Providing emergency funds - When you don’t have immediate funds to hand for unexpected costs, a student credit card can help temporarily fill the gap
Special student rewards - Some cards come with rewards like early tickets for gigs, retailer discounts, or even cheaper travel via railcards
Section 75 payment protection - This means larger payments on the card are protected if something goes wrong
APR stands for annual percentage rate. This is the cost of borrowing money over a year and the rate will vary between cards.
Student credit cards often have a higher APR than standard credit cards to encourage you to spend wisely.
A typical student credit card APR can range from around 20% up to more than 30%. To help you choose a card, you can use the APR to compare interest rates across different providers.
If you can pay off your balance in full each month your credit card’s APR won’t affect your finances.
While a student credit card can provide you with some financial flexibility, they’re not for everyone. So it’s important to consider some of the potential downsides, including:
To get a student credit card you’ll need some form of income, so the lender has some reassurance you’ll be able to pay back any money you owe.
This income can come from:
Bear in mind that most lenders won’t accept a student loan on its own as income, as this would mean paying off one debt with another.
And remember that if you don't have an income, you’re likely to struggle to make your repayments, so it’s best to consider alternative options.
This will depend on the card provider, because in some cases having a bad credit rating may totally disqualify you from taking out a card.
Some may still accept your application, but you’re likely to be given a smaller amount of credit and a higher interest rate than normal.
If you have a bad credit score this will make it much harder for you to borrow money in the future - for example, if you wanted to take out a loan or a mortgage - so it’s worth taking steps to try and improve it.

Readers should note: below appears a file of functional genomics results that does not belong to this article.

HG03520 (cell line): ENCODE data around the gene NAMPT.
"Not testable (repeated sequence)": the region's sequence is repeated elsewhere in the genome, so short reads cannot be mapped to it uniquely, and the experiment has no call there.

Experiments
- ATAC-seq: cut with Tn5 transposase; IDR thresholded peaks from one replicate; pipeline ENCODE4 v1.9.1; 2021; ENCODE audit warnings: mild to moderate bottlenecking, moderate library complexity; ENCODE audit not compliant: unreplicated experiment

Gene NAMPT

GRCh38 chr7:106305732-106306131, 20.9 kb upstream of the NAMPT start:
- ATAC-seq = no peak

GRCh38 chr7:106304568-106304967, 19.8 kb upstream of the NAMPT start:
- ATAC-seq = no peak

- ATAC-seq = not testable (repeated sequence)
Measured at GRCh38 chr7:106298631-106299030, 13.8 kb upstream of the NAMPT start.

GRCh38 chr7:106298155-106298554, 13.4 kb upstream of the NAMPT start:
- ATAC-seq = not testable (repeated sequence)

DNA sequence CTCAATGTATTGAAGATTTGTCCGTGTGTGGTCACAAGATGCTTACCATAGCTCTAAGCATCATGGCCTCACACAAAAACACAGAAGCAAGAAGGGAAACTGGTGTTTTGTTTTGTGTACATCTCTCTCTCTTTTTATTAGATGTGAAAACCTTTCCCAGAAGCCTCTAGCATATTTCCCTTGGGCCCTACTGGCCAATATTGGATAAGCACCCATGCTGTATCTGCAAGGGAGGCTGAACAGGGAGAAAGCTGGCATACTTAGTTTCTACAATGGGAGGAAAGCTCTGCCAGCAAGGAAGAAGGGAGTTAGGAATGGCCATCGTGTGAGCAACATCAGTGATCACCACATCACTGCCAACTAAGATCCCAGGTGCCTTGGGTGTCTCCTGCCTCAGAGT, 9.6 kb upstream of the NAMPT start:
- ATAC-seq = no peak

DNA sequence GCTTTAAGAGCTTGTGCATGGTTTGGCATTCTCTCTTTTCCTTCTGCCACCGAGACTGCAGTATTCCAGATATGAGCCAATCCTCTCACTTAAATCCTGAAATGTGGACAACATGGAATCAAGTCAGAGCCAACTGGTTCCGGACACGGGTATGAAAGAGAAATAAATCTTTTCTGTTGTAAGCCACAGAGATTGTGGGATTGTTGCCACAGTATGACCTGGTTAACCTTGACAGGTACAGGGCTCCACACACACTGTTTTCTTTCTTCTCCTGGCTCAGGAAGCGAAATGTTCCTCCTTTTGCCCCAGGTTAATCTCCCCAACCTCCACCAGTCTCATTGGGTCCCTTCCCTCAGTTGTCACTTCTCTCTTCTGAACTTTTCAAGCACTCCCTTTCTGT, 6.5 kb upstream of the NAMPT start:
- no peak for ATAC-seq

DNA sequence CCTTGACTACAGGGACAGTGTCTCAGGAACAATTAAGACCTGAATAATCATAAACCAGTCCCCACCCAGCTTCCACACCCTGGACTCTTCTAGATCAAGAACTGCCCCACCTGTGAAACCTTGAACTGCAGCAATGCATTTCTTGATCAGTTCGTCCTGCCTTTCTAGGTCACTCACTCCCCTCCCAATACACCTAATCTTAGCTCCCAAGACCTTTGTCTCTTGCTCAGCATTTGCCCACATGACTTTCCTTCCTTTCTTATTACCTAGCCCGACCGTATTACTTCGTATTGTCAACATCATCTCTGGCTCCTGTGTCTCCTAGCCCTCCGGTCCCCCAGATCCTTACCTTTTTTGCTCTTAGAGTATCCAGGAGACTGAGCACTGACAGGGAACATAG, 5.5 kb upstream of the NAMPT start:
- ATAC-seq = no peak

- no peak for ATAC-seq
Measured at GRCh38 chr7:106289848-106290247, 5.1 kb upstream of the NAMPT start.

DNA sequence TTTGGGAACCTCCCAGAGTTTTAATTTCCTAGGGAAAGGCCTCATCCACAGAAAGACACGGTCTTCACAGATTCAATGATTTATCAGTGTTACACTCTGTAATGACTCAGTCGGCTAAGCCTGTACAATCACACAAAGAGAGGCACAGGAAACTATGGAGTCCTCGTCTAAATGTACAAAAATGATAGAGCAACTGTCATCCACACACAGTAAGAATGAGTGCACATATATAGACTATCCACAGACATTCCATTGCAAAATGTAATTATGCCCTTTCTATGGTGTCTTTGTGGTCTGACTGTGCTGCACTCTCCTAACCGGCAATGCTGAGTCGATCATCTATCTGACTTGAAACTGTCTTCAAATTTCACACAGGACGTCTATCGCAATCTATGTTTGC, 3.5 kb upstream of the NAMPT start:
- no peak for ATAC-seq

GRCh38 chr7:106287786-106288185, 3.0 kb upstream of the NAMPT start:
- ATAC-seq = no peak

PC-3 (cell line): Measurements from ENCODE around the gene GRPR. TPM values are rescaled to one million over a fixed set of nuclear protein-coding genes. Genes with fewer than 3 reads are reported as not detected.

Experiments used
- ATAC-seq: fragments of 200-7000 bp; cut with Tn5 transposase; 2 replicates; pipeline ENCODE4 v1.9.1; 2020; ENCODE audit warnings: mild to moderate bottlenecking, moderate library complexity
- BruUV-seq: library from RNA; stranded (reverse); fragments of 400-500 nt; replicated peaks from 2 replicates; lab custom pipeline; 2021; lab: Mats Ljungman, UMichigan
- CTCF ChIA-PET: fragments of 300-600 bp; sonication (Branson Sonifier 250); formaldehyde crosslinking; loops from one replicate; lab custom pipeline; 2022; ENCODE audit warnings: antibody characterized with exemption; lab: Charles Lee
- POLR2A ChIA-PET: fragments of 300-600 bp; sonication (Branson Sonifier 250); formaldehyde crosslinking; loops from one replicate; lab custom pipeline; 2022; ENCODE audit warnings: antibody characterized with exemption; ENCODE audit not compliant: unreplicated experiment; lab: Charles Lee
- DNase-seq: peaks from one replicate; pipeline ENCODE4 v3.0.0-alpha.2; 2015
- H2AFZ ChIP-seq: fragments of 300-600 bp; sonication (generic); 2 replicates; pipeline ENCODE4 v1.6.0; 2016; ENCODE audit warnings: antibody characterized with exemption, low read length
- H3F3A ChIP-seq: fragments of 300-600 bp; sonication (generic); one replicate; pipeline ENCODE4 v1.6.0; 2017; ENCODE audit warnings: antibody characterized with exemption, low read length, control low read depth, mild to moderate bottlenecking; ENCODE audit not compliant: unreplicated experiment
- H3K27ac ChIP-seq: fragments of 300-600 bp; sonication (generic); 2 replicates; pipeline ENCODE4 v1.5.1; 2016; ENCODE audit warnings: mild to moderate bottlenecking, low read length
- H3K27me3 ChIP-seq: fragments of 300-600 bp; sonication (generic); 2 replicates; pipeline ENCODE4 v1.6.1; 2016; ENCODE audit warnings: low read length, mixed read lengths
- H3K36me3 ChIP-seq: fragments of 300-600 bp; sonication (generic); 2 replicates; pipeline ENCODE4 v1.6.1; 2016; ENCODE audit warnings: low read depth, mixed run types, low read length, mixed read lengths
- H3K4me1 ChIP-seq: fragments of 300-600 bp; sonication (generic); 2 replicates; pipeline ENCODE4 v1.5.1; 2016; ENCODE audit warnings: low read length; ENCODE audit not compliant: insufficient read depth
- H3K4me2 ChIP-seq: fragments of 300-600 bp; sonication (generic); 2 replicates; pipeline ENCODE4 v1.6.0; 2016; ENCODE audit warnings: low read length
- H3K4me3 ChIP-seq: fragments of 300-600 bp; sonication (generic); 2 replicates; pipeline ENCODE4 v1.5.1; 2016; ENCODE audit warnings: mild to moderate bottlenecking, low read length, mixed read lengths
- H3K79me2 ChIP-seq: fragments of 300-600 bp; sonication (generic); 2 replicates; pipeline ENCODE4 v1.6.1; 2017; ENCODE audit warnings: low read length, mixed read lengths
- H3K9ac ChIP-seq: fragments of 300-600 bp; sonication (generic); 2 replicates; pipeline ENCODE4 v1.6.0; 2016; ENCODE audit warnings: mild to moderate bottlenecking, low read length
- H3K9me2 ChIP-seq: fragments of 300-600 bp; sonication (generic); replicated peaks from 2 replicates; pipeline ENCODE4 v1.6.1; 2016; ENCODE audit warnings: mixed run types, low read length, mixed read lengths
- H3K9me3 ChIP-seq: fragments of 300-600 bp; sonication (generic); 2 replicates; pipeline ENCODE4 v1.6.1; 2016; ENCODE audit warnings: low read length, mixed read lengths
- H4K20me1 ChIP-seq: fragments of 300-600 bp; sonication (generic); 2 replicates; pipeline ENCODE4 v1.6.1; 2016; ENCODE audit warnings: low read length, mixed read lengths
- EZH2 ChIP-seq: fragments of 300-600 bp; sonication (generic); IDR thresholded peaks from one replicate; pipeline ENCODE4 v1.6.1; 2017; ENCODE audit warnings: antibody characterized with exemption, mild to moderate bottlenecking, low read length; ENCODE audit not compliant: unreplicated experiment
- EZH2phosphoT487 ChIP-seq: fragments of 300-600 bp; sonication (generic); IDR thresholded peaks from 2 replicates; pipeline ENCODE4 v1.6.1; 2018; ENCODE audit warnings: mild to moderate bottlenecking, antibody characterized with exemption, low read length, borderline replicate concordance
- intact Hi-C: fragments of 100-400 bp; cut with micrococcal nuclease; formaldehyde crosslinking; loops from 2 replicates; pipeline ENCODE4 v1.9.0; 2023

As far as lenders are concerned, no credit history is as bad as a poor credit rating - they’re keen to see evidence that you’ve reliably repaid any money back you’ve owed in the past.
But there are ways you can start to build a credit score as a student:
It’s easy to register online and is a really simple way to improve your credit score
You can check your credit report by using one of the credit reference agencies like Experian or Equifax
If you’re good at paying your bills on time, including mobile phone contracts and monthly rent, this can help boost your score
If you can use your card within the credit limits and make all your payments in time and in full, this will help improve your rating
Every time you apply it leaves a footprint on your credit report, so space out applications and only apply if you need to
It’s generally not a good idea to do this, because you’d effectively be paying off one debt with another.
Although if you’ve got no other means of paying off your credit card, using your student loan is an option.
The interest rate you’re charged with a student loan is considerably lower than a credit card, so it’s always best to pay off the highest APR debts first.
But bear in mind that using money from your student loan might leave you short of cash in other areas where you need it, like paying for rent and living expenses.
Once you graduate, you’ll still be able to use your credit card as normal.
But if you’ve used your card responsibly and have started to build a good credit score you may be offered a new credit card.
This could be one with better interest rates or with 0% interest on new purchases or balance transfers for a set period, as well as rewards like cashback.
You might find there are alternatives to a credit card that are a more affordable way of helping you manage your cashflow during your time as a student.
For example, you could consider opening a savings account and putting some money aside for emergencies.
And most banks will give you a 0% interest overdraft when you open one of their student bank accounts - with many offering tiered overdraft amounts that increase with each year of study.